This is to ensure they know what condition property is in and be able to estimate the costs for potential renovations. The buyer might therefore want to want to see the location of the property and carry out checks on alterations to the property’s substance or review the appropriate documentation.

A solicitor will know what exactly to look for to make sure the property complies with any relevant regulations. Following up from this, another complication may arise if buyer and seller disagree about the conditions. Any disagreement has to be settled with this exchange becoming part of the missive.

Additionally, a delay might be caused by the buyer due to issues with their mortgage. Their will withhold concluding missives until they have obtained a formal mortgage offers. This can be a lengthy process because of eligibility criteria and processing times depending on the respective lender and mortgage adviser.

The buyer can withdraw their offer at any time during the negotiation period however, only until the missives have been concluded. This would be done through a solicitor by sending a written formal notice to the seller that the offer is withdrawn.

Concluded missives

After the missives have been concluded it gets much more complicated to get out of the transaction and a refusal to pay the price for the property will constitute a breach of contract. In this situation the seller is likely to take this to court if no solution can be agreed.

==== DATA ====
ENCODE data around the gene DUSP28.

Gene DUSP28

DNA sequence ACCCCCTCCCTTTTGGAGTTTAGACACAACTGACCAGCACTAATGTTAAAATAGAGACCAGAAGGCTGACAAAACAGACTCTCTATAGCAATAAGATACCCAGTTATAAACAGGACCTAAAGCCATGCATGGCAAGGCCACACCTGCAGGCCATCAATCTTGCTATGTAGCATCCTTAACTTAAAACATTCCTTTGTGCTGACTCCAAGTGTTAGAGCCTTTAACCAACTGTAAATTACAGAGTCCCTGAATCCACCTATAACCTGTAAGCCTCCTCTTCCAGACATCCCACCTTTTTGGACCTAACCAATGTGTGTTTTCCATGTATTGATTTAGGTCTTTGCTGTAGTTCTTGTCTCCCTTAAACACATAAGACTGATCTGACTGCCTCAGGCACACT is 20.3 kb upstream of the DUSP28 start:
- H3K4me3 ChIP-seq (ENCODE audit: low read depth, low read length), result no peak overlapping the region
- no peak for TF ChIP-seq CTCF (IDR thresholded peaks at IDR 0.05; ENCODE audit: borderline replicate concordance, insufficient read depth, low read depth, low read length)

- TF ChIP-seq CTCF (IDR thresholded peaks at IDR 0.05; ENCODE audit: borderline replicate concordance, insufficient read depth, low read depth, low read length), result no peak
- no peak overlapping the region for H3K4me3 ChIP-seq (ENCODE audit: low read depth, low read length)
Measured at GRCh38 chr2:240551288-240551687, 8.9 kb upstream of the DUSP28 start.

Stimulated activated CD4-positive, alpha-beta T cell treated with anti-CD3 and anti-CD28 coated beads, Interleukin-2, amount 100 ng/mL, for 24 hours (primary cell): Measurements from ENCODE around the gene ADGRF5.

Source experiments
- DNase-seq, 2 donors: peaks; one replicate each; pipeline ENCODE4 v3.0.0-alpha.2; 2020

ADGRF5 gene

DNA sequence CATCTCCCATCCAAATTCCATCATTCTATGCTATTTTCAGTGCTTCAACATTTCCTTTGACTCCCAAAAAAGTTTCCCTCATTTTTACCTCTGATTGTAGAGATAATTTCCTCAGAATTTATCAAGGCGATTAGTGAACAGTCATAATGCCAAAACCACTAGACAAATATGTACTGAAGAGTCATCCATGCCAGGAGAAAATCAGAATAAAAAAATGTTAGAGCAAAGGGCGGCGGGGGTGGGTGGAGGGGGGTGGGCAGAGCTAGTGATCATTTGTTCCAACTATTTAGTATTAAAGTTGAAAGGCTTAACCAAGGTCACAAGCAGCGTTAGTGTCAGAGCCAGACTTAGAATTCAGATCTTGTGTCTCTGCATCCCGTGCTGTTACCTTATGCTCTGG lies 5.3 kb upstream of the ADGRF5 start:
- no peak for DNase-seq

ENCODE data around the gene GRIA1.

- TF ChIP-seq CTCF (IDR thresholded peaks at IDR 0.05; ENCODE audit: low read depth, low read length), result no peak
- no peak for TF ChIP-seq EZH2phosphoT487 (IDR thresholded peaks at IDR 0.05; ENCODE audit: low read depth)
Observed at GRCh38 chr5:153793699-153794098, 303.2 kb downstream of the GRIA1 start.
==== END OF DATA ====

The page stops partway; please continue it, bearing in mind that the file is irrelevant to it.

This might mean the buyer will be ordered to pay the price plus the seller’s expenses or pay compensation. The help of an experienced solicitor is therefore needed in such a situation. Similarly, if the seller wants to stop the sale, they can be taken to court, or a settlement can be reached to resolve the issues.

Therefore, when all terms and conditions have been exchanged and agreed upon, the solicitors will conclude the missives.

The effect of this is that a binding legal contract is formed. This can also be referred to as having the missives ‘in place’ or the ‘bargain to be concluded’. Therefore, from this point on, both the seller and the buyer become parties of a binding contract and they have to fulfil their legal obligations and duties under it.

The missives are therefore the essential part forming a contract for a purchase or sale of a property. The next step will be the conveyancing, where the ownership of the property actually passes over from seller to buyer.

The missives are a written exchange of documents between the buyer and the seller of a property. They contain the negotiation of the terms and conditions of the sale or purchase of a property.

Once an agreement is reached, the missives will be concluded which means that a legally binding agreement contract is formed and neither the buyer or seller can withdraw their offer and acceptance anymore without risking further legal consequences.

Missives for a property

In summary, the missives are letters written to the seller and buyers solicitors that ultimately constitute the purchase agreement. When a contract is concluded between both parties it is termed a Consensus of Missives.